I choose to discuss type 2 Diabetes among Native Americans in our country because type 2 diabetes is detrimental to our nation and has been on the rise in the last decade. There are many factors of why someone can get diabetes. Social status, genetics, food choices, exercise environment, health, etc all contribute to this somewhat preventable disease. Native Americans happen to fall into many of the groups that are prone to getting Type 2 diabetes. There is an estimated 30% of American Indians and Alaska Natives are on the track to getting type 2 diabetes and have been diagnosed as pre-diabetes. Scientists have been studying as to why Native Americans may be more genetically prone to type 2 diabetes. They have discovered that many of the Native Americans getting the disease have a problem with insulin resistance. Also, environmental factors have been studied that have shown to contribute to the diagnosis of diabetes. Eating high fatty processed foods leads to obesity, which can lead to diabetes. Many Native Americans that are being diagnosed with type 2 diabetes may fall into a lower social class, therefore not having the knowledge and resources to avoid these foods. From the years 1994 to 2004, diabetes in American Indian and Alaska Native youth aged 15-19 years old have increased a whopping 68%.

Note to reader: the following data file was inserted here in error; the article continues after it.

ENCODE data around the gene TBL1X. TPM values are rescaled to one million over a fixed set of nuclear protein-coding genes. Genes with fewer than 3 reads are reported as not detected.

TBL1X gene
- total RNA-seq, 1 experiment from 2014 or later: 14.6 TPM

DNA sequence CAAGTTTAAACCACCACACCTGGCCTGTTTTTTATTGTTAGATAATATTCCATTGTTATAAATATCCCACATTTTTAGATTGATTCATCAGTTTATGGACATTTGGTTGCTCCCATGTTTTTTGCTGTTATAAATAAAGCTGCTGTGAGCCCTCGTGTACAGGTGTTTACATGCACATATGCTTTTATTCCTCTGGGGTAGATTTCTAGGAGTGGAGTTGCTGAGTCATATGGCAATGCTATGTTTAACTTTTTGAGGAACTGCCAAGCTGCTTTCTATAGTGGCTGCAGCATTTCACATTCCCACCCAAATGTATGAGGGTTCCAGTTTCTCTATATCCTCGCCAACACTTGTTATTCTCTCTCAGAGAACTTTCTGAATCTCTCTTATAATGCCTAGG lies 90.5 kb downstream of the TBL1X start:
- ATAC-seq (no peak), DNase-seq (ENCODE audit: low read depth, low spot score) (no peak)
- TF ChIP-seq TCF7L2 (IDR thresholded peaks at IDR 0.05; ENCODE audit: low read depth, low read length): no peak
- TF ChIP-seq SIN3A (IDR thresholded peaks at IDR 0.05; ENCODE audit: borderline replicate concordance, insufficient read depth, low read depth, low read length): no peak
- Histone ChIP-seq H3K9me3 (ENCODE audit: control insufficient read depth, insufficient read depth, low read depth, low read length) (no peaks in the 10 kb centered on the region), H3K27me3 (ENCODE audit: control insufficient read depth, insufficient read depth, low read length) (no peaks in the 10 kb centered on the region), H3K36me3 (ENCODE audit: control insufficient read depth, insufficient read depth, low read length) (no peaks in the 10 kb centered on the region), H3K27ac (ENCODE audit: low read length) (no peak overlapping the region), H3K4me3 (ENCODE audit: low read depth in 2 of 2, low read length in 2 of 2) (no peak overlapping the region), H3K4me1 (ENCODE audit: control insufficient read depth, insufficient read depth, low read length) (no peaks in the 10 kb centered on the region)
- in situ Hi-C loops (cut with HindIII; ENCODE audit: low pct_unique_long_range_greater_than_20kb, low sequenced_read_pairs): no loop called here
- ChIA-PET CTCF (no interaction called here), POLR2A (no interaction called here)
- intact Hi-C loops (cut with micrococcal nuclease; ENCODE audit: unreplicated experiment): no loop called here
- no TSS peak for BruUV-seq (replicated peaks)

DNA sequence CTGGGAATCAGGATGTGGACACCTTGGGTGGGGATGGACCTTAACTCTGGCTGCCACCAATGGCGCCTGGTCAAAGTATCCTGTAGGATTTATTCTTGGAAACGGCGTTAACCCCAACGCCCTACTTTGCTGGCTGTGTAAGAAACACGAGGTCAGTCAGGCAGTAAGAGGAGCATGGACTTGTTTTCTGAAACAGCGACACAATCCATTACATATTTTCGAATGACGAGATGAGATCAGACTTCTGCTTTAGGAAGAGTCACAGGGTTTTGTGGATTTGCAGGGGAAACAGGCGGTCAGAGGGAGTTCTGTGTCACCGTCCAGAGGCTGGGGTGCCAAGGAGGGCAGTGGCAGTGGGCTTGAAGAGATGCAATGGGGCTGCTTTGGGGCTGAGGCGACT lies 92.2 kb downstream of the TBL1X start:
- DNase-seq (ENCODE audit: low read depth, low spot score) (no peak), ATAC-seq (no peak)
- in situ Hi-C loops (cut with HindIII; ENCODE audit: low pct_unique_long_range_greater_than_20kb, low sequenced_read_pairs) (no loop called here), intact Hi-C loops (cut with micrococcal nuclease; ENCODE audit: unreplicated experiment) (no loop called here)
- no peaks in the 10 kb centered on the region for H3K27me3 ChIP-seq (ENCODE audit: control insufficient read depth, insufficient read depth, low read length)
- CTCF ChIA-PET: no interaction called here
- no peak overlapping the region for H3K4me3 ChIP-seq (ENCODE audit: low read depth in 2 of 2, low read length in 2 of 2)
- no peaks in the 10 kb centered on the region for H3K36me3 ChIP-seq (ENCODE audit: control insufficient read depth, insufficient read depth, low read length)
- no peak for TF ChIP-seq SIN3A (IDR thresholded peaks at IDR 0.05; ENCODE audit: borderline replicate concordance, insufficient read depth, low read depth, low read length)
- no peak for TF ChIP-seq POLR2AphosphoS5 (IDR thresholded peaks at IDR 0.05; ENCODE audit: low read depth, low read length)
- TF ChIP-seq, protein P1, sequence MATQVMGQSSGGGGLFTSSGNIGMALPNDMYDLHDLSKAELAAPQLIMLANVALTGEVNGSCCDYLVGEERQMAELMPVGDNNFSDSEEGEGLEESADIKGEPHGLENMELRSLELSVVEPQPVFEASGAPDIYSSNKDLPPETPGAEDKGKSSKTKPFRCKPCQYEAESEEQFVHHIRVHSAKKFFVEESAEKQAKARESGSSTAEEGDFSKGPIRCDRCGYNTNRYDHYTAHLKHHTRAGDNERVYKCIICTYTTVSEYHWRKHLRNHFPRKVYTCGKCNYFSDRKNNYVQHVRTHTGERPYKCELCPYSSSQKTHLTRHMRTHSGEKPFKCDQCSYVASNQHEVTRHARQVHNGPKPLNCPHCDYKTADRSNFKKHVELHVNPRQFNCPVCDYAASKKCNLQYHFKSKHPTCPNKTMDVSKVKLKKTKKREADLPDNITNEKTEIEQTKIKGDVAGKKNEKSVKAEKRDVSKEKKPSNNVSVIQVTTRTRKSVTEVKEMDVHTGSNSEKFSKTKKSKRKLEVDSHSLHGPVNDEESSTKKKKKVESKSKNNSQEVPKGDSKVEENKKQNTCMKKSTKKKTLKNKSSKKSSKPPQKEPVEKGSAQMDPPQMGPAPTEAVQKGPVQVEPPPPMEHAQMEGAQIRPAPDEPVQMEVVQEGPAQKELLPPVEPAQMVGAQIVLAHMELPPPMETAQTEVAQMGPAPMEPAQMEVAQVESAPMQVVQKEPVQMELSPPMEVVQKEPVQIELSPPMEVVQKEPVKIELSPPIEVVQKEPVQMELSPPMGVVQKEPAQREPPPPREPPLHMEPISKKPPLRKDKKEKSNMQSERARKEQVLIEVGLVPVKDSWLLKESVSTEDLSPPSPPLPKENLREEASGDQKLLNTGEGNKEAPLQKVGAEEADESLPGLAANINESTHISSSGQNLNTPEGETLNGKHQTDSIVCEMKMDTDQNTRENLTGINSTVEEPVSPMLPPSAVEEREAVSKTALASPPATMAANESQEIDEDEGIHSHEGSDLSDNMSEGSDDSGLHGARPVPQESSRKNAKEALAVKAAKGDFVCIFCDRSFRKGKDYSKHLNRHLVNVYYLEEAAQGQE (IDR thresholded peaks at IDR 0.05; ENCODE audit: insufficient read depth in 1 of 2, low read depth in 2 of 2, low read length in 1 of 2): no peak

Based on the materials I read from this week the relationship between race, genetics and health can be closely related. A good example is the type 2 diabetes prevalence among Native Americans viewed in the video “Bad Sugar” and also discussed above. One’s health has many contributing factors including genetics and sometimes race. Although the term “race” is more of a social term to me rather a proper term used in the health care field, it can potentially become apparent in health and disease trends, therefore relating to health. Genetics on the other hand can be closely related to one’s health. Although how an individual takes care of their body is a major factor into how their overall health will be, genetics can sometimes overpower the lifestyle that person is leading. Certain diseases can be genetically transmitted. Insulin resistance can run in a family’s genes, therefore leading to a greater risk in developing type 2 diabetes.
American Diabetes Association, “Living with Diabetes.” Last modified November 19, 2012. Accessed July 12, 2013. http://www.diabetes.org/living-with-diabetes/complications/native-americans.html.